A great way to learn Spanish abroad!

I will give you a based on a true story story on why traveling is a supreme as well as exciting way to learn Spanish abroad.

As you can know travel makes you grows and know a new culture! Check this story.

  • A friend and I went to South America on a shoestring and with second to none Spanish skills between the two of us. But we had adventure in our minds and high hopes in making it around with English and body language.
    Now, the amount of English spoken and understood varies highly with different parts in different countries, but it soon became evident that to brush up on some basic Spanish wouldnt hurt. Not so much as a necessity, as a show of respect.

  • To say gracias instead of thank you will get you a long way. Now I had some Spanish lessons stuck in the back of my mind, dating back at least ten years, but to learn Spanish abroad offers the unique opportunity of just by putting yourself out there.

  • You begin to recognize some useful phrases and words, you are forced to get passed that barrier of blushing self-awareness as you are struggling through a few basic sentences, and once you realize you are usually met with an A for effort by every local you meet, you quickly gain confidence. Soon, without even trying, you have collected a small Spanish vocabulary, making it possible for you to roughly define the topic of conversation although you are far from understanding all the words.

  • This constant barrage of a new language, and with no way of escaping it as its played on the radio, heard on the TV-shows, spoken at the street market and on the jam-packed bus, the rhythm, flow and feel of a language slowly seeps into your subconscious in a way that chalk talk teaching never could achieve.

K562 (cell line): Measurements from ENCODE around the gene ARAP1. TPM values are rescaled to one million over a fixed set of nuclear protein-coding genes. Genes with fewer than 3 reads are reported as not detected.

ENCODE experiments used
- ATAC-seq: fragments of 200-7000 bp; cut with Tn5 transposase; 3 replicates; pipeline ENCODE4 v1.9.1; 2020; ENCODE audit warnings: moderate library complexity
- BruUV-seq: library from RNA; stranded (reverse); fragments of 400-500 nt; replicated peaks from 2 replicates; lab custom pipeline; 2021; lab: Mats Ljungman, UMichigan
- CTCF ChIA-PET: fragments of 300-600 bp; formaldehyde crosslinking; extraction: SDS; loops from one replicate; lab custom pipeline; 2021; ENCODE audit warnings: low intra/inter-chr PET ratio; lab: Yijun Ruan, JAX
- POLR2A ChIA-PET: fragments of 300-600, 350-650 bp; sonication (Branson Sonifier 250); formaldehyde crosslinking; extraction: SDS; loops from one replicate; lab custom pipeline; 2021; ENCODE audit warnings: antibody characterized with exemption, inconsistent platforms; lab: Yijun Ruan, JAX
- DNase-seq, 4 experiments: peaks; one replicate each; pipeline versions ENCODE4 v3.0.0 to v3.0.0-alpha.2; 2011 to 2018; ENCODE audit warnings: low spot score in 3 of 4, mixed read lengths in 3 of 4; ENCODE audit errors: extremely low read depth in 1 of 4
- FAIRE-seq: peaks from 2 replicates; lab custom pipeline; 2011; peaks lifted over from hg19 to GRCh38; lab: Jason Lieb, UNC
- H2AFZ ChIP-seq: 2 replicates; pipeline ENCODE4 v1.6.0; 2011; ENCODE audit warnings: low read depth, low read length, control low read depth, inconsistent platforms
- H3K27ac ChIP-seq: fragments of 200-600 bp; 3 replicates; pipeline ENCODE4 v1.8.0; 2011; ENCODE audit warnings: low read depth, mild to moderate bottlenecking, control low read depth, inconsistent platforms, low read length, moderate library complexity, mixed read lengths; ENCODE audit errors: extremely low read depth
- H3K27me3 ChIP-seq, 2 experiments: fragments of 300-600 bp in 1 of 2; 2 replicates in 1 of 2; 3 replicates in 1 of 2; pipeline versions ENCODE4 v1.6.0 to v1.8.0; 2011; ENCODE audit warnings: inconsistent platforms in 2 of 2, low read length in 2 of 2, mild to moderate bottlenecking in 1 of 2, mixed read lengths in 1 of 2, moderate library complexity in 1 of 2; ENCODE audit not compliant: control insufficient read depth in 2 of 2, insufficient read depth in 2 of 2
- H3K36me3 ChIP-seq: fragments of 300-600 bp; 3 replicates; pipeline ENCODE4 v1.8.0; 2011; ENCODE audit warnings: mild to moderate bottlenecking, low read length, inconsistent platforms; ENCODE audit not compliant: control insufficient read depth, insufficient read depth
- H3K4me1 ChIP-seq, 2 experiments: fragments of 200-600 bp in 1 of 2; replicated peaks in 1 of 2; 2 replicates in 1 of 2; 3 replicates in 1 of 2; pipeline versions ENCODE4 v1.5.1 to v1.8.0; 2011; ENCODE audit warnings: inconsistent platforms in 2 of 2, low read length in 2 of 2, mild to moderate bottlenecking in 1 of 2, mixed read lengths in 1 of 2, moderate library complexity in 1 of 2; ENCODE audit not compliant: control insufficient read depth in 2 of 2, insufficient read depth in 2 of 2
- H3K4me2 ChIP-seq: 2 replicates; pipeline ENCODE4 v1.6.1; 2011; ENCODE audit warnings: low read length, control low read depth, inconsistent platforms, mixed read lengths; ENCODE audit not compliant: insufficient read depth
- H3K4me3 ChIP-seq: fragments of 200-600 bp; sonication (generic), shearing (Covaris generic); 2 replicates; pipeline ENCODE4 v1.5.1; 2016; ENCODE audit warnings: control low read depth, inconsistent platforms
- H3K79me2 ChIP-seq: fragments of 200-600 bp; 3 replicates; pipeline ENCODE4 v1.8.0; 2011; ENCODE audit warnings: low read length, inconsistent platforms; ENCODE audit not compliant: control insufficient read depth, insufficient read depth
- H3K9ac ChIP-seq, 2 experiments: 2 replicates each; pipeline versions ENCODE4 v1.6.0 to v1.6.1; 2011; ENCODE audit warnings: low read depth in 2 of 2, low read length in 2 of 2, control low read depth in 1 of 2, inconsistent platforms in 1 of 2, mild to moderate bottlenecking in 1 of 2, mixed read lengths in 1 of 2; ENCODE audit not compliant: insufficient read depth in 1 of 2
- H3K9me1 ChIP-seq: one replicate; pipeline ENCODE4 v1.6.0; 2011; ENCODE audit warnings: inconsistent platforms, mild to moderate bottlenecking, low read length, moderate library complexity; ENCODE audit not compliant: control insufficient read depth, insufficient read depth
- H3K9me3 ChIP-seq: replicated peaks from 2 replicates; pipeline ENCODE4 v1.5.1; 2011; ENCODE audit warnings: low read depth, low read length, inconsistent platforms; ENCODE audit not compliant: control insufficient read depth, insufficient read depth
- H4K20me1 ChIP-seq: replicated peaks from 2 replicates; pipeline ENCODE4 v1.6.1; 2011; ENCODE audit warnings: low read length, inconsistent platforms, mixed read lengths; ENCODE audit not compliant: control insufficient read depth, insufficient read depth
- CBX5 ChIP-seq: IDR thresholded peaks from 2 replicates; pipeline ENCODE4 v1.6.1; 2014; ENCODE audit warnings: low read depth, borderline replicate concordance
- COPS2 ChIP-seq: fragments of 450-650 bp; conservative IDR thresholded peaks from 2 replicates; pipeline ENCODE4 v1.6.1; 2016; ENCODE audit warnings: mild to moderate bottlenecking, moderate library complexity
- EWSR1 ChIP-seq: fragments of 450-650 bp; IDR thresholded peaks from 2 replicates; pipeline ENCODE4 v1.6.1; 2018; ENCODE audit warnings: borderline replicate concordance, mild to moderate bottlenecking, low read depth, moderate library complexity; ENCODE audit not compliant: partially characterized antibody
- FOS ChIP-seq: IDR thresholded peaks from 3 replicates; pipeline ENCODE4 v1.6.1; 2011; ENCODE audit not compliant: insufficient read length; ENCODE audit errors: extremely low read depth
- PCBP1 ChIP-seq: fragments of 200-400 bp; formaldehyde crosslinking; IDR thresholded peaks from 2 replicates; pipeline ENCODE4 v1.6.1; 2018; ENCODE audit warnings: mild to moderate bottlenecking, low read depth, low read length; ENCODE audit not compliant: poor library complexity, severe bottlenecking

• Learning languages abroad, no matter if it is Spanish, German, English, Italian or even Chinese, travelling is a learning tool that is impossible to beat. Not to mention the fun of it. One of the most basic tools that come with learning Spanish abroad by travelling is the sheer survival instinct.

  • As my friend and I got picked up by the local police at a bus terminal in Colombia, my level of concentration shot through the roof as I tried to understand what the police were asking me, suddenly realizing.

I could piece together a lot more than I thought. My nightmare visions of suddenly ending up in a Colombian prison, due to lack of communication, slowly subsided, and I understood that they only thought wed looked a little bit lost and wanted to help out.
The relief I felt was mixed with the proud notion that I had actually learnt some Spanish during my days on the winding roads over The Andes.

It goes to show, learning languages abroad and traveling goes hand in hand.

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